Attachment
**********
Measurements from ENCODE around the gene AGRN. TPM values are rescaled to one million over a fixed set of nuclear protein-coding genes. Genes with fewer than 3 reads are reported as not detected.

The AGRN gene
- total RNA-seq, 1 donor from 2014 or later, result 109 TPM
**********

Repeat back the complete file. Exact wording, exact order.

Measurements from ENCODE around the gene AGRN. TPM values are rescaled to one million over a fixed set of nuclear protein-coding genes. Genes with fewer than 3 reads are reported as not detected.

The AGRN gene
- total RNA-seq, 1 donor from 2014 or later, result 109 TPM